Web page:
The oracle always tells the truth, even when it is wrong: COM method calls with a user-defined type as a return value
COM method calls follow the
STDMETHODCALLTYPE calling convention, which is defined to be
__stdcall. And the COM ABI for the layout of the virtual method call table was carefully chosen so that it matched the code generation of the Microsoft Visual C++ compiler. That way, you could access COM objects from C++ as if they were regular C++ objects.
One of the rules for the
__stdcall calling convention on x86 is that if the return value is a structure, then the caller passes a hidden first parameter that is the address of an uninitialized structure in which to place the result. However, if that structure is 8 bytes or smaller, then a small structure special case kicks in, and instead of using the hidden first parameter, the result is returned directly in the
edx:eax register pair.
It turns out that the Microsoft Visual C++ compiler doesn’t use the small structure special case for C++ methods. When I brought it up to them, the Visual Studio folks investigated this quirk and discovered through source code spelunking that it has been this way since the beginning: If the return value of a C++ method is a user-defined type, then it is always returned via a hidden parameter, which for method calls comes after the hidden
this parameter and before any formal parameters.
The compiler team probably figured that C++ method calls can’t be ABI method calls because the Win32 ABI isn’t defined in terms of C++ method calls; it’s defined in terms of flat C-style functions. It was safe to follow a nonstandard convention for C++ method calls because those methods are never exposed via the Win32 ABI.
Except when they are implementations of COM methods that are placed in the COM vtable, which is defined by the Win32 ABI.
This deviation explains why attempting to use the C bindings for methods like
ID2D1HwndRenderTarget::GetPixelFormat fails spectacularly.
Okay, so what can we do about it? The operating system has been implementing the COM methods with the wrong calling convention for decades. Existing applications have been calling the COM methods with the (same) wrong calling convention for just as long. If we went and “fixed” the compiler to be conformant, it would break the world.
This is a case where the compiler is the de facto ABI. The calling convention in practice for COM methods is that the small structure special case is not in effect. Whether that’s what the calling convention should be is beside the issue. The code has spoken, and the code says that’s how it works. Changing the calling convention at this point would be an ABI breaking change from the compiler’s point of view, and those are really scary.
One consolation for all of this is that COM methods that return a structure are very rare. Nearly all COM methods return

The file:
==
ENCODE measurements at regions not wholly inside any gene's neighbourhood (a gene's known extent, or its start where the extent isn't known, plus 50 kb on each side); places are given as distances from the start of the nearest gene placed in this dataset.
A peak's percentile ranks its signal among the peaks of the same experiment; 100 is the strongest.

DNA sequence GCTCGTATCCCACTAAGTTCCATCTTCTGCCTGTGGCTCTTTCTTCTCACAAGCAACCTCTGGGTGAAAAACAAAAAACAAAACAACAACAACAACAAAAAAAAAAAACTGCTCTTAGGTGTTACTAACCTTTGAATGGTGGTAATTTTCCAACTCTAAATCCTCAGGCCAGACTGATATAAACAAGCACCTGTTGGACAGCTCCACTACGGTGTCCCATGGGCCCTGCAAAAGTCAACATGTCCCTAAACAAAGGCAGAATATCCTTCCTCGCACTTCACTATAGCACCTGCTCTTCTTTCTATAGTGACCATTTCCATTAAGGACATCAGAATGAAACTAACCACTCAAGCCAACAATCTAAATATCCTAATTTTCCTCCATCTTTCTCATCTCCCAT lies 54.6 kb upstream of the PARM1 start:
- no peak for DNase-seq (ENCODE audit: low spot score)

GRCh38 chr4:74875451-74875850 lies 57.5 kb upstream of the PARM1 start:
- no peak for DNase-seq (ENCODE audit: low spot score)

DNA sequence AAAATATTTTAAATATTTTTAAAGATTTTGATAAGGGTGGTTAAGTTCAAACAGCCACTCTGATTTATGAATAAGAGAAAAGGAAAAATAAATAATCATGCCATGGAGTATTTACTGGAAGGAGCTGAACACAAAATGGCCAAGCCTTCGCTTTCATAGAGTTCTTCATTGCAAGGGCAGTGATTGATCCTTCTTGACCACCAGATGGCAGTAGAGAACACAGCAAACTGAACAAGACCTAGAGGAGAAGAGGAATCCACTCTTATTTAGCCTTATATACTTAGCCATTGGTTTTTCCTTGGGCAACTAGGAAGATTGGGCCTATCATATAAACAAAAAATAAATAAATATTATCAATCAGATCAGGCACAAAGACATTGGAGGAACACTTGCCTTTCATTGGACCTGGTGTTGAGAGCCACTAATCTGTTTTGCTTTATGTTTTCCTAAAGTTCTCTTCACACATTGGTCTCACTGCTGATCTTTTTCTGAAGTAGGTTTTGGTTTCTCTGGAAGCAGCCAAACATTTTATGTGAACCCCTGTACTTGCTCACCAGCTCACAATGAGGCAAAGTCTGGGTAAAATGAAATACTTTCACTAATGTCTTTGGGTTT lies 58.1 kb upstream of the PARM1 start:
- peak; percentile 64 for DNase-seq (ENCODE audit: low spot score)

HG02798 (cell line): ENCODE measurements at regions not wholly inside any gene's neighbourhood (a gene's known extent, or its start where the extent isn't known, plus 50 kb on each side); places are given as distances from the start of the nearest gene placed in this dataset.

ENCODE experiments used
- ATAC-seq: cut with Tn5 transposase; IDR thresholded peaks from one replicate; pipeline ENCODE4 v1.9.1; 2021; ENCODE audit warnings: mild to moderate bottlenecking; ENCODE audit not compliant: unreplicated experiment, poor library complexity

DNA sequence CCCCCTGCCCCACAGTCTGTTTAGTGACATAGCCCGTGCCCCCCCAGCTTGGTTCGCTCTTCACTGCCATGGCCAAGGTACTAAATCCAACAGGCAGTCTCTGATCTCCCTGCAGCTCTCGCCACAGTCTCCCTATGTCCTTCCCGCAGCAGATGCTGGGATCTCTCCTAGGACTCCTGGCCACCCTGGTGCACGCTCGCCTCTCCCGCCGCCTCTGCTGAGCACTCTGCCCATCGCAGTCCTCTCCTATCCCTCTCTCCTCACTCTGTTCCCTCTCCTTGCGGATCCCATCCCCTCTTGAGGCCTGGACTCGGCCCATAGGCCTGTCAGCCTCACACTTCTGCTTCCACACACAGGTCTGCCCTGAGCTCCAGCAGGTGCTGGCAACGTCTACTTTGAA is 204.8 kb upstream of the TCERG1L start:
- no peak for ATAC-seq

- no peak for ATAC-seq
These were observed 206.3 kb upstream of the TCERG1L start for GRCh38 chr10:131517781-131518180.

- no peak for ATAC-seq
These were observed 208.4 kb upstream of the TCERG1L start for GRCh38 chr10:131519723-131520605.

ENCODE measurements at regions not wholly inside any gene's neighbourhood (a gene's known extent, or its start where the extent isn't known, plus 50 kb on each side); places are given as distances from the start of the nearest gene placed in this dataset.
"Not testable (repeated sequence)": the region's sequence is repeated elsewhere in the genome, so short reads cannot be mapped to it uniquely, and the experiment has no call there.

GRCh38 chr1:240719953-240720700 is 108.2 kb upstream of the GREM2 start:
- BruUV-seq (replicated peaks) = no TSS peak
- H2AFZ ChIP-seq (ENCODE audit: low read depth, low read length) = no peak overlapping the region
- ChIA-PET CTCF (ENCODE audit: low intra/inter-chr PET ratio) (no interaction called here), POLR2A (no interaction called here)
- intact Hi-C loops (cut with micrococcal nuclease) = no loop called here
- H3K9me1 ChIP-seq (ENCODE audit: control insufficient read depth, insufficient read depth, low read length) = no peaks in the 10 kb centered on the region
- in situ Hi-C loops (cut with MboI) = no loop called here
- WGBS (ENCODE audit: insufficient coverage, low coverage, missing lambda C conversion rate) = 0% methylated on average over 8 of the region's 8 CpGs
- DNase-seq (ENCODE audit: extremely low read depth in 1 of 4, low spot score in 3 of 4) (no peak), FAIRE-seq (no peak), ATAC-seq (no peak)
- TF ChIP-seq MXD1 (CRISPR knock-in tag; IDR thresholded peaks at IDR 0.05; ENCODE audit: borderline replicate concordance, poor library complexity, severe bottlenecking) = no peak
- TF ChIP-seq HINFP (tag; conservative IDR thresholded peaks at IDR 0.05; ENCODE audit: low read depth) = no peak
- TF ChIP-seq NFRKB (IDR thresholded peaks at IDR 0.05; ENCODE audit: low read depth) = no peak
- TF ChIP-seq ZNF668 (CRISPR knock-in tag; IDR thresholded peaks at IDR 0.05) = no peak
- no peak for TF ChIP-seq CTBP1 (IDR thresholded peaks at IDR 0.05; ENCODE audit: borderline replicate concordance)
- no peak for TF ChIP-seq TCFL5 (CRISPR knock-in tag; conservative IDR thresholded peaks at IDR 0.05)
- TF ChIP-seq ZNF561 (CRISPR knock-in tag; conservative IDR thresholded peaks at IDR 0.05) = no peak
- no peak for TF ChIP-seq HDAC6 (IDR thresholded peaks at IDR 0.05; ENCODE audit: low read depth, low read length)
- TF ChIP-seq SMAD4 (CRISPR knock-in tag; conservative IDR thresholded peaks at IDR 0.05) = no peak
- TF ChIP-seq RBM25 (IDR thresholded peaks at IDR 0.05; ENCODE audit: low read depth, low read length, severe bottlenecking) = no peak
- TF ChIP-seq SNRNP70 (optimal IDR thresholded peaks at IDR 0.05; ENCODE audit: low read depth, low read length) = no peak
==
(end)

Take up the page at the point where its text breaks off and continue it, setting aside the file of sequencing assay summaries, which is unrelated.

HRESULT. For one thing, lacking an
HRESULT means that there is no way to report a marshalling error.
The behavior of the Microsoft Visual C++ compiler was acknowledged as the de facto COM vtable ABI, and the MIDL compiler was updated to generate new C bindings that are compatible with it. I believe the revised MIDL compiler is in the Windows Insider SDK, waiting to go out with the next full SDK release. You can activate these bindings by passing the
/cstruct_out flag to the MIDL compiler.
Bonus sad chatter: The Direct2D header files are generated by a custom tool, not by the MIDL compiler. The Direct2D team regret this decision. They regret it so much that they tell me that they deprecated and then ultimately deleted the C-style headers from the SDK.
Does this issue arise in other Architectures? My understanding is that there is only one calling convention on x64 and ARM64.
It could, because it isn’t an issue caused by x86 having multiple calling conventions.
This is an issue where the compiler doesn’t explicitly follow the documented ABI in one case (i.e. it doesn’t pass back a structure in the edx:eax register pair for C++ class member functions.)
If, as an example, the compiler did the same thing for x64’s calling convention where it passed out the result in the rax register for stand alone functions, but used an address passed in for class members then it would be the same situation.
I encountered this issue when providing Rust bindings to DirectX in the winapi-rs crate. At the time I could find zero acknowledgement from Microsoft that this issue existed and the official C bindings had the same issue, so I’m glad to see this post finally describe the issue and confirm things.
The solution we ended up using, because all COM interfaces were defined via macros, was to have a special #[fixme] attribute on methods that return a small structure, and having special cases in the macro to adjust the parameters and handle the return type correctly. We’d squeeze in a pointer to the return type as a parameter between this and the rest of the parameters, and then read out the return value to return normally. You can see the macro definition here.
Note to self in 2022: start to learn Rust.
switch was added to the MIDL in the Win11 SDK I believe, and is documented here: https://docs.microsoft.com/en-us/windows/win32/midl/-cstruct-out.
I think only the D3D12 headers have been updated to use this new switch, at least last I checked. I feel like a bit of a celebrity for this change getting noted on this blog 🙂
Ah the luxury of being able to delete your mistakes. How I envy the Direct 2D team.